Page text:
Gavagai80 (1275204) | about 10 months ago | (#46319373)

Congrats on being rich. My desktop (purchased in late 2012) is incapable of playing 480p video without dropping frames.

Re: Faster is not necessarily better: Quality matt (0)

Anonymous Coward | about 10 months ago | (#46320853)

Weird Ive seen about a 7 year old cheapo laptop (when it was bought) with 1.7ghz celeron with built in intel graphics running xp do 720p h264 using vlc and 1080 h264 using mpchc with no problems so a lot has to do with software and other crap running in the background. If you are streaming the video instead of playing a file on you computer that might be the problem.

Re: Faster is not necessarily better: Quality matt (1)

KingMotley (944240) | about 10 months ago | (#46319517)

I'm not sure why more desktops and notebooks don't have hardware decoders for most of the popular formats.

They do. Most desktops, notebook, and smartphones have hardware decoders for the most popular format. VP8/9 isn't it.

Re: Faster is not necessarily better: Quality matt (1)

Luckyo (1726890) | about 10 months ago | (#46320533)

Not entirely sure what CPUs you were using this decade, but unless you have always been on a very powerful server/gaming grade machine, or only decoded stuff that is packed with older codecs, you are presenting an impossible scenario.

CPU power is very much behind the curve even today and has been so for last two decades at the very least when it comes to real time decoding of cutting edge video compression technology. It remains one of the barriers preventing widespread adoption of h.265 - in fact much of the development was basically stalled until CPUs would become powerful enough even though base algorithms were ready for a while. Same thing happened with h.264 and with divx - it took them a while to get adopted because when they were invented/researched, only a handful of machines in the world could decode them in real time at decent resolutions. Even today, better implementations of h.264 such as hi10p tend to have pretty heavy CPU requirements. We simply do not have the power to decode h.265 on the fly at higher resolutions without dedicated hardware support even today without a very powerful CPU. It's that CPU intensive. The math you have to crunch through is mindboggingly complex.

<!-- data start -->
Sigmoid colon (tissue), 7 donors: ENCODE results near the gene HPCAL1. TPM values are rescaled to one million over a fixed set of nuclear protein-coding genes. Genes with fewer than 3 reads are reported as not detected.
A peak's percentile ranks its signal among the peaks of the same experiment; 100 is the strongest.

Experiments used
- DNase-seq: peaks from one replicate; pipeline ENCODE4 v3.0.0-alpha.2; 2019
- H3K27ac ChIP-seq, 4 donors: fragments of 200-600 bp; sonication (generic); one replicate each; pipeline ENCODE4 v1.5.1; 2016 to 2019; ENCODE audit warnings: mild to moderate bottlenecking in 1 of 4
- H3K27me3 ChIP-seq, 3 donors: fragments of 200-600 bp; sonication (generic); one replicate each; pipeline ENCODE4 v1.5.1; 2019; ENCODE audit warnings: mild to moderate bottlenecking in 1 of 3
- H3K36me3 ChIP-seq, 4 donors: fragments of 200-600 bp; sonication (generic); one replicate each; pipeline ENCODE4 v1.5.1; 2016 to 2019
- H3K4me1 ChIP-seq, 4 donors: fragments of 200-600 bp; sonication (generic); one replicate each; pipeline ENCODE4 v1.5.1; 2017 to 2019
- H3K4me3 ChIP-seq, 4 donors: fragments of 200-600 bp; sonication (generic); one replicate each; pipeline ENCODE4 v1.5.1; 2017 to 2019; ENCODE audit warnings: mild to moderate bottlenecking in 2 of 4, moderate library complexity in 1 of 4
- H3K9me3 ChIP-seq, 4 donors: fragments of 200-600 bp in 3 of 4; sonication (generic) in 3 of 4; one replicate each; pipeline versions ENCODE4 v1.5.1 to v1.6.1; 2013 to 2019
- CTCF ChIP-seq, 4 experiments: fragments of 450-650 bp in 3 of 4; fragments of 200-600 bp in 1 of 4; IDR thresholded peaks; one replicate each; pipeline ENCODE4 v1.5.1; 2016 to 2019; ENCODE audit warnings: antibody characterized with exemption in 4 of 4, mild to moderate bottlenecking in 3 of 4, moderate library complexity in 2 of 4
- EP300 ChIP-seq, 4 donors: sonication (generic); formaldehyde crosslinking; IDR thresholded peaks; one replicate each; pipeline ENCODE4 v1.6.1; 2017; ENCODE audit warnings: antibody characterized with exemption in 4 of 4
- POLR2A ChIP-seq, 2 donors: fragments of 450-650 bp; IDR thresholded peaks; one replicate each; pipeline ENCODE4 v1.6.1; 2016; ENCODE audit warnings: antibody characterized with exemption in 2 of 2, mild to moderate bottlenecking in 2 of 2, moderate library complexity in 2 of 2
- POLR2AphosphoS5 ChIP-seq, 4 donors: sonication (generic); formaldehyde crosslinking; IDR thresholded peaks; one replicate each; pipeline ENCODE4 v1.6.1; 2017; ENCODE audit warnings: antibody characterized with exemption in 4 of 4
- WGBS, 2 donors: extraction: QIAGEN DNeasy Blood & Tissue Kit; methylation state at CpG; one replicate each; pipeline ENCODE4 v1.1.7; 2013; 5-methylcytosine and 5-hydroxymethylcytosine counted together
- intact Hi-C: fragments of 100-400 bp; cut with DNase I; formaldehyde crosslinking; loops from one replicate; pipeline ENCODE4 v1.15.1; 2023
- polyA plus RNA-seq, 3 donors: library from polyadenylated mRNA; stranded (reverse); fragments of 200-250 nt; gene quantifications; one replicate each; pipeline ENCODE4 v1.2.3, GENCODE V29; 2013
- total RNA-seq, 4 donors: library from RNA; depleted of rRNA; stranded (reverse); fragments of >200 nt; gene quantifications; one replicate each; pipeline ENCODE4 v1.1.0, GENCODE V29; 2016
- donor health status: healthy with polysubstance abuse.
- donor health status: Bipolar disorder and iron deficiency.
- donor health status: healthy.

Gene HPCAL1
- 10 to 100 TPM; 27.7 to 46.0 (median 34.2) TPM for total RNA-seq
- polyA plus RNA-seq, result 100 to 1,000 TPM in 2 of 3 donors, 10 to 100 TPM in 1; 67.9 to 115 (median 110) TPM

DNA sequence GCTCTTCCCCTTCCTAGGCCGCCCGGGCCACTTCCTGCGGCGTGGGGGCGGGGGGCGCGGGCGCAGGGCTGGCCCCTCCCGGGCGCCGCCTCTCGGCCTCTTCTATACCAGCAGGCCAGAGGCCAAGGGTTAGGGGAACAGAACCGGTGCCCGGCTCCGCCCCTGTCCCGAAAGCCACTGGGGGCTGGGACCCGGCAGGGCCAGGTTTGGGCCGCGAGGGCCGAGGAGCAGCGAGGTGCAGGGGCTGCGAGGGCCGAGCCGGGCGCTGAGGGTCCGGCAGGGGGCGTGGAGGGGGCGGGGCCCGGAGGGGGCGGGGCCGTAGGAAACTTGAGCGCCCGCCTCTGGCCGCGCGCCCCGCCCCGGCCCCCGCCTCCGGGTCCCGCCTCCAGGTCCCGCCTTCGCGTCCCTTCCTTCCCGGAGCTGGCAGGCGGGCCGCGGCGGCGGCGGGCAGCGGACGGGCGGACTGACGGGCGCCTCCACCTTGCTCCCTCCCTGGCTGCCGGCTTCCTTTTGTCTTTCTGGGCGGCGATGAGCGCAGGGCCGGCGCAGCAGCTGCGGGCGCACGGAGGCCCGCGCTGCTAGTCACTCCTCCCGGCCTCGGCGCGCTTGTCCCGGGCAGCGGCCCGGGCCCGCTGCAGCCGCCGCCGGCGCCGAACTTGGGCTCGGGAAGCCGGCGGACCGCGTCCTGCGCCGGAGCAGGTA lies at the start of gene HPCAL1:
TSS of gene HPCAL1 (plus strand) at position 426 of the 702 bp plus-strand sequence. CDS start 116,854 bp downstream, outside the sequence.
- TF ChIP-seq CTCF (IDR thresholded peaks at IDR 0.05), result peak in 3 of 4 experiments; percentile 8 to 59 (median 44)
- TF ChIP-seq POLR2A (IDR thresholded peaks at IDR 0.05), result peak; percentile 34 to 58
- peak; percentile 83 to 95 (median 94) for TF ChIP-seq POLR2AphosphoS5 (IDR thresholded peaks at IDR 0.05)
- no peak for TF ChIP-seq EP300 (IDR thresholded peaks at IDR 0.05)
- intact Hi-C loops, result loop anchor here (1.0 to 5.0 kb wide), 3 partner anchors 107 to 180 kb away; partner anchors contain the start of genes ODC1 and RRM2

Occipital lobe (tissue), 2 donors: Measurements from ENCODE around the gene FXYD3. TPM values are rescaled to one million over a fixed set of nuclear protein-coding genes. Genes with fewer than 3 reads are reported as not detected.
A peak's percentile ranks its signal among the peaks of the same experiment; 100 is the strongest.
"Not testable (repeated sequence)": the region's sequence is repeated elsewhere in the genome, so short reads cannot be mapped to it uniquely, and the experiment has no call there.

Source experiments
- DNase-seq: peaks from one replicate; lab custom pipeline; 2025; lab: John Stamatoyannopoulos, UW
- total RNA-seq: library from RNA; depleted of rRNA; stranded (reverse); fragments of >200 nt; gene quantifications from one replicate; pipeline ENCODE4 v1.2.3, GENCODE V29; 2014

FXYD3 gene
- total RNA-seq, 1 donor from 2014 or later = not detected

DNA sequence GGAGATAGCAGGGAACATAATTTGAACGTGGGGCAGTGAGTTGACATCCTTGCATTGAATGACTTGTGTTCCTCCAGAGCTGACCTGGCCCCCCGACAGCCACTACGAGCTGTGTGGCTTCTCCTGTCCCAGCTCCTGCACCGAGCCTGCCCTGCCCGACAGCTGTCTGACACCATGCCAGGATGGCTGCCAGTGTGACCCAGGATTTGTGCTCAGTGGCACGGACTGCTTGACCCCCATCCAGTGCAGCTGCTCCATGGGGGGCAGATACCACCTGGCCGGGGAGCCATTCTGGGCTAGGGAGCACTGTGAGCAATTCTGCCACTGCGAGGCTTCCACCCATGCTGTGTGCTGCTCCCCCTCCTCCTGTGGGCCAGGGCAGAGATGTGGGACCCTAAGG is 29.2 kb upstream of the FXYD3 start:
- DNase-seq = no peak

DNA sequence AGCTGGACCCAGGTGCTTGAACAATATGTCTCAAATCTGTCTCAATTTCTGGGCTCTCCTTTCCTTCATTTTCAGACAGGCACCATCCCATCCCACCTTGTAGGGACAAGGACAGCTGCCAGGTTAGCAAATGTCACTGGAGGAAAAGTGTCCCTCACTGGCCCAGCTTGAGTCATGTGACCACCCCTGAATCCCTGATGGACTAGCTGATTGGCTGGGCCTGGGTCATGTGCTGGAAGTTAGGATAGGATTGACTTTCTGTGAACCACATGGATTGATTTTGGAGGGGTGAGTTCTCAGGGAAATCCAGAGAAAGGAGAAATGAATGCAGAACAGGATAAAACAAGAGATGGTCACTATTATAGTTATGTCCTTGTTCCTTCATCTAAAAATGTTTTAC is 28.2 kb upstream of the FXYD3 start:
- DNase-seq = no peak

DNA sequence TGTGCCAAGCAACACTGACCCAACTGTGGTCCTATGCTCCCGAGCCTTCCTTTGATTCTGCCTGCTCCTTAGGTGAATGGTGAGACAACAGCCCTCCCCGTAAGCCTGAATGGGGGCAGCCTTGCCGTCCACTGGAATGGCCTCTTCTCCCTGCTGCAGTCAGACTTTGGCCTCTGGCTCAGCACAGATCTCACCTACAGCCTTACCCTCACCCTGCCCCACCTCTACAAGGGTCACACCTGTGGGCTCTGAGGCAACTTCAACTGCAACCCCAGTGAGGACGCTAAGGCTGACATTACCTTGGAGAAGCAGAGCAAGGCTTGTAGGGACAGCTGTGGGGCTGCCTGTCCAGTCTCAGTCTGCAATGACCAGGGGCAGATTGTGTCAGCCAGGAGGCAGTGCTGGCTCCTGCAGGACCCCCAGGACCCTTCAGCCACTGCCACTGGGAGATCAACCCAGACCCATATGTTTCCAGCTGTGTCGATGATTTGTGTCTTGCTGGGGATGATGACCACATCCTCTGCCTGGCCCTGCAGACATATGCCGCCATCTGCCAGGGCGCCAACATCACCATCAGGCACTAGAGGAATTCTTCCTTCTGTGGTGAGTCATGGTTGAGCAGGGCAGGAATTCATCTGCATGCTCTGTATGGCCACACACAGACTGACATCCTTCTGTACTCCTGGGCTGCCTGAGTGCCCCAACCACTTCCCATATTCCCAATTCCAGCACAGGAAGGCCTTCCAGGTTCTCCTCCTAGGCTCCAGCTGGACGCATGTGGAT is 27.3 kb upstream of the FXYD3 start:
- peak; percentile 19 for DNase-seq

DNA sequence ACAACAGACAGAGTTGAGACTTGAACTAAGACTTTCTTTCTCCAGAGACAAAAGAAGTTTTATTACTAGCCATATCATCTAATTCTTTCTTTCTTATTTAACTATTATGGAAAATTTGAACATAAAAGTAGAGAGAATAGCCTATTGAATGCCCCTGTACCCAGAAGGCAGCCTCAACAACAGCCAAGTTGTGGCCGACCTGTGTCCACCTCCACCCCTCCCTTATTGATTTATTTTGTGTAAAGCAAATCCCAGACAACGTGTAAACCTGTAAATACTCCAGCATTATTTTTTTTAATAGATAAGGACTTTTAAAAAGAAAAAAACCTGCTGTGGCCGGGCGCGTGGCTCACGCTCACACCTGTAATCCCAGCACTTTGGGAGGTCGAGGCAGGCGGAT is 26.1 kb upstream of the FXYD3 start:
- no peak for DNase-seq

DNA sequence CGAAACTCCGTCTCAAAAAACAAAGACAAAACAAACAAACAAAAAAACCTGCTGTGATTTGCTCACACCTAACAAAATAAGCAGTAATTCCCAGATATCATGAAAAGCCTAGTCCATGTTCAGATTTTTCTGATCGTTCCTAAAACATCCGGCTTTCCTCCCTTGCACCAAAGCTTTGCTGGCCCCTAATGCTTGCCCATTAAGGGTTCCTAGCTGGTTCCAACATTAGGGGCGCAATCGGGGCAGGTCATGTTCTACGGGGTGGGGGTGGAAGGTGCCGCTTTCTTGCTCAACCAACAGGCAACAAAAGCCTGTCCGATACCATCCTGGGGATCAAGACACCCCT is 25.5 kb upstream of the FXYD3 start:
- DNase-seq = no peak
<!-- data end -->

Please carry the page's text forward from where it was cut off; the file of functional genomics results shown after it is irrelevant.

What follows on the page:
So the only way I can see your statement to be true is if you always stuck to hardware decoding (meaning no cutting edge) or you had a very powerful CPU at your disposal at all times. And if you didn't then you definitely had all the same problems that pretty much everyone else had. One of which was figuring out just how high of resolution you could decode before your CPU choked decoding the video in real-time.

For the rest of people, h.264 HiP still chokes on slower CPUs today when ran at 1080p. I have a lower end laptop that is less than two years old that cannot decode h.264 Hi10P in software at more than 720p (and sometimes chokes even on that in spite of me looking for an optimized codec that wouldn't for a long time - fastest I could find was a certain ffmpeg implementation) and struggles with HiP in 1080p, resulting in dropped frames. Very recent builds finally added proper GPU decoder that isn't exceptionally crashy and actually features support for more than just h264 MP and HiP, so I could actually decode these at 1080p in some cases. But that has been created over last year or so. And the implementation still has its share of bugs. That's for h.264, the biggest mainstream of them all. More exotic codecs like VP9 need all the help they can get and then some in this department.

My desktop has no such problems, but it's a gaming desktop with heavily overclocked CPU. All in all, we desperately need faster decoders for all modern codecs. Just because a small subset of users like you and myself has access to extreme high end hardware at all times, doesn't mean that the rest of people have the same privilege. And I still would like to not have to transcode my stuff to view it on my laptop.

And to answer your last question: dedicated hardware decoders are exceptionally bad for generalist machines like PCs, because they are extremely limited in what they can do. Even minor deviation from what they support renders hardware in question utterly useless. For example, a lot of hardware decoders in older mobile phones only support h.264 MP. Feed it HiP and it will just show you an error. Newer decoders support HiP, but feed them Hi10P and bam, nothing comes out again. As far as I know, there are few Hi10P capable hardware decoders out in the wild even today (feel free to correct me here, my information is dated on this particular subject).
And this stuff is old, the spec for all High profiles came out in 2005! We're talking about VP9 which is much newer. That spec was only established in 2012.